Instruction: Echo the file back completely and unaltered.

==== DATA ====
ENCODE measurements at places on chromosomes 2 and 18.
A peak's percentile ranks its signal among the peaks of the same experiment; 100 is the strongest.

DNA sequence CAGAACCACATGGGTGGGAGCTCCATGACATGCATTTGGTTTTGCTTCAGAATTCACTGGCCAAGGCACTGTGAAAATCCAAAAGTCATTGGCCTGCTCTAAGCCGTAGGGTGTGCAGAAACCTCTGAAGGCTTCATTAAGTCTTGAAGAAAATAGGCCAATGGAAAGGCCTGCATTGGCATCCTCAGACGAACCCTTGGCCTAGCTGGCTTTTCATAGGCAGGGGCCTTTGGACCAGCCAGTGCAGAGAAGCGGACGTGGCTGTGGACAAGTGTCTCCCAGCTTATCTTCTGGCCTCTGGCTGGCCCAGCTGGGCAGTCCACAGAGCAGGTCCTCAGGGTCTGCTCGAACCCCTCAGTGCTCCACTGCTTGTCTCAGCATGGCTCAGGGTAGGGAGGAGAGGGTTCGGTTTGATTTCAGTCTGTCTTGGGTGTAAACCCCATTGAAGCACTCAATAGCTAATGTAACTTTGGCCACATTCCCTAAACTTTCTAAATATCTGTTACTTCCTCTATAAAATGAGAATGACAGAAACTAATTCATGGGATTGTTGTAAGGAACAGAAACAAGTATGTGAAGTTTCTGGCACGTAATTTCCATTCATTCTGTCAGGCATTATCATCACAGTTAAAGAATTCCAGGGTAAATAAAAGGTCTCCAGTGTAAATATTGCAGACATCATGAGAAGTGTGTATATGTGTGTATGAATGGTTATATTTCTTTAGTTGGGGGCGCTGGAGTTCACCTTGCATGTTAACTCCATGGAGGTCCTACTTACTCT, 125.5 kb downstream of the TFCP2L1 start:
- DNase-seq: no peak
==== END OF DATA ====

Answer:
ENCODE measurements at places on chromosomes 2 and 18.
A peak's percentile ranks its signal among the peaks of the same experiment; 100 is the strongest.

DNA sequence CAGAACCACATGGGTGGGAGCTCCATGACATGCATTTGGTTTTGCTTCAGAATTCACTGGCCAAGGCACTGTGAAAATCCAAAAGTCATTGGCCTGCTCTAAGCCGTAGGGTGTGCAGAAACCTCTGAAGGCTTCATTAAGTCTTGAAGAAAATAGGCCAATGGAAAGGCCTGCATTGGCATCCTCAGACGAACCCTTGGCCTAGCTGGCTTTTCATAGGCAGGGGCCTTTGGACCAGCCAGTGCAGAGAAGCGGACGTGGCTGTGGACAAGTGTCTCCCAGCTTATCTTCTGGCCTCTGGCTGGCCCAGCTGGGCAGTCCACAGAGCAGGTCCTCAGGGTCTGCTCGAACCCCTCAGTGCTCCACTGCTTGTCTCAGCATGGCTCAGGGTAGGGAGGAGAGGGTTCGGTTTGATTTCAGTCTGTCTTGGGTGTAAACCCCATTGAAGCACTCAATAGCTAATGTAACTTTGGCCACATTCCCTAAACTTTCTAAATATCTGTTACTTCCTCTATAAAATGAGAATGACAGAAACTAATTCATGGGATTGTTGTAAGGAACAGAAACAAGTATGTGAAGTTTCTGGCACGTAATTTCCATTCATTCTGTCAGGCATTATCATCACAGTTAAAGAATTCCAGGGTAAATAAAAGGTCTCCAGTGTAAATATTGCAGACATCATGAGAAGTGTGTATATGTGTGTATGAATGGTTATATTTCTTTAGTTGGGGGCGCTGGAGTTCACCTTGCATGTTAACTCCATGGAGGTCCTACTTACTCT, 125.5 kb downstream of the TFCP2L1 start:
- DNase-seq: no peak